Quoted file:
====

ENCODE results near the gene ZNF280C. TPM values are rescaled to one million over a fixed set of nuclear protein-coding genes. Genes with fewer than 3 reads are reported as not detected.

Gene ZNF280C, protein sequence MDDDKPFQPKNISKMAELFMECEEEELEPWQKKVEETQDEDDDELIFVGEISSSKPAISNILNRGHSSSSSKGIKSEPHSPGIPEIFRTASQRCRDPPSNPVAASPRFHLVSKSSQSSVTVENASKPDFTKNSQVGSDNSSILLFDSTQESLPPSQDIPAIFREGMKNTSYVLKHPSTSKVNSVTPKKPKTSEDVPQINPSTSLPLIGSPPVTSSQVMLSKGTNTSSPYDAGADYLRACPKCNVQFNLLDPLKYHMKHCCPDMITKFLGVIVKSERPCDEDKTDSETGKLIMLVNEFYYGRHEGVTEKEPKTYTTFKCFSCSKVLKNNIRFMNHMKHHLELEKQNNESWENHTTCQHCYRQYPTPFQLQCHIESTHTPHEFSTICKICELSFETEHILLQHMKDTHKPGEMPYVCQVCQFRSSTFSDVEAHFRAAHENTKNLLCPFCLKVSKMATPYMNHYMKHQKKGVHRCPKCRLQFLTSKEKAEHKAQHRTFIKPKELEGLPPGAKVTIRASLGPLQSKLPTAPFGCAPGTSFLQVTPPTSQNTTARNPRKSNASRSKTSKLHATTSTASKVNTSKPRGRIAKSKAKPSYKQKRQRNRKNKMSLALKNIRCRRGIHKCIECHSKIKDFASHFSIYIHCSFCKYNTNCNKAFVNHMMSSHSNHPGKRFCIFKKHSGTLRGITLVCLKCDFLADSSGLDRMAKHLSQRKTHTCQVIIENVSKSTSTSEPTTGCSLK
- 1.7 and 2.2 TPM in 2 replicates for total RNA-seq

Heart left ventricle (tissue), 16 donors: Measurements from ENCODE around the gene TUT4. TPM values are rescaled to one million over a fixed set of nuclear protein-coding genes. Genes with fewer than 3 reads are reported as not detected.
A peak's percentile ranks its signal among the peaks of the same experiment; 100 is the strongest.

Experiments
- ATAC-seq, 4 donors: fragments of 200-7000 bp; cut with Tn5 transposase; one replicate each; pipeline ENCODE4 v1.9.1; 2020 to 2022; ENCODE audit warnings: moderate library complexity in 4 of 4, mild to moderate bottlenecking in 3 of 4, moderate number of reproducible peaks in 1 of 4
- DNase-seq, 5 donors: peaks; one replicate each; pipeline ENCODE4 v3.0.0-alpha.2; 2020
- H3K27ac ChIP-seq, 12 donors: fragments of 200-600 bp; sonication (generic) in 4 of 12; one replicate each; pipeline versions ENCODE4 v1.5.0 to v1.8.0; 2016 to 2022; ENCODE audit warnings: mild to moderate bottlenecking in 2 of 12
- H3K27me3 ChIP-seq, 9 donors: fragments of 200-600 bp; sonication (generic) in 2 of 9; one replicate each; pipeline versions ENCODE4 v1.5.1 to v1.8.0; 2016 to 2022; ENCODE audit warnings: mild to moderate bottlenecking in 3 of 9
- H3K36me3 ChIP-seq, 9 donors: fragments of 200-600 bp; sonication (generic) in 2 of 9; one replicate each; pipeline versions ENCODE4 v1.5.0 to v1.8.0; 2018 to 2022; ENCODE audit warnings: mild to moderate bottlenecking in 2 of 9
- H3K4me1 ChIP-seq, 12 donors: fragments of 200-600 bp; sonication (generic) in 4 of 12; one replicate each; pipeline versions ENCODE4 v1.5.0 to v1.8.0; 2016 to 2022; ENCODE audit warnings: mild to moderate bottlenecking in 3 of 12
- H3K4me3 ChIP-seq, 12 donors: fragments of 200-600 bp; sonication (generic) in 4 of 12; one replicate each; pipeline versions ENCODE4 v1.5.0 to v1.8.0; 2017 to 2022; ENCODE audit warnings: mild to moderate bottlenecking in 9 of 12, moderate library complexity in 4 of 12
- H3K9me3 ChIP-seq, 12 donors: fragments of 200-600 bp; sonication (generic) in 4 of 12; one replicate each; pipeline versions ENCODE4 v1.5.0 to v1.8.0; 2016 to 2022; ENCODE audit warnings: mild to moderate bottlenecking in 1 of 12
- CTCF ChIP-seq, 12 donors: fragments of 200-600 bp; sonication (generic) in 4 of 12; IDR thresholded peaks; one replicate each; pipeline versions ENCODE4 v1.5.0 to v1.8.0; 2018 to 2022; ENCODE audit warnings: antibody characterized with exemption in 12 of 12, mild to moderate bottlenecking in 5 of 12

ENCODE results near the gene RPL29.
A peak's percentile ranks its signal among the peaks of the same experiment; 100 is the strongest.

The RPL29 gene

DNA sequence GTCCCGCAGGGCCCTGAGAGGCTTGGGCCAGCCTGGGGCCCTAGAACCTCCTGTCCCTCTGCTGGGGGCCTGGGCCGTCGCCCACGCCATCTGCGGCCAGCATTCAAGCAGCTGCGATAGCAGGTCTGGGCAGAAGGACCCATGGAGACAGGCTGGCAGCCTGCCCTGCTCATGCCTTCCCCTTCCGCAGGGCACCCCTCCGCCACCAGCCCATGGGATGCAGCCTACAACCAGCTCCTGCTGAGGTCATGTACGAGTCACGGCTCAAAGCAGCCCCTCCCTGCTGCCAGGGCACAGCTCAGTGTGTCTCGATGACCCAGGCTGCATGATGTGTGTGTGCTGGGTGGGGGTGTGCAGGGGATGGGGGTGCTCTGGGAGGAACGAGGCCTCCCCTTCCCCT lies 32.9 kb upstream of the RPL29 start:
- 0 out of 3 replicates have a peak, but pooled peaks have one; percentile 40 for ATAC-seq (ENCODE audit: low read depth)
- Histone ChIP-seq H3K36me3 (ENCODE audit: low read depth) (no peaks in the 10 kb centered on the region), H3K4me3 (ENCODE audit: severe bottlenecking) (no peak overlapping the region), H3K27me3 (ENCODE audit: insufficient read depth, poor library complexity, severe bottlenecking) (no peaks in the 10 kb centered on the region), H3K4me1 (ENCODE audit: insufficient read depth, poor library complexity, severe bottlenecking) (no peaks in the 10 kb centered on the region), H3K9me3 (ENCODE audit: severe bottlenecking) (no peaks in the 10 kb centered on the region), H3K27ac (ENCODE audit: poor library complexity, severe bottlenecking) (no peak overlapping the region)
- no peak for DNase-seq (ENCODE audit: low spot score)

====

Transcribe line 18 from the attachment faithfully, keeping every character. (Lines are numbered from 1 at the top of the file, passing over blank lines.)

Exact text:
The RPL29 gene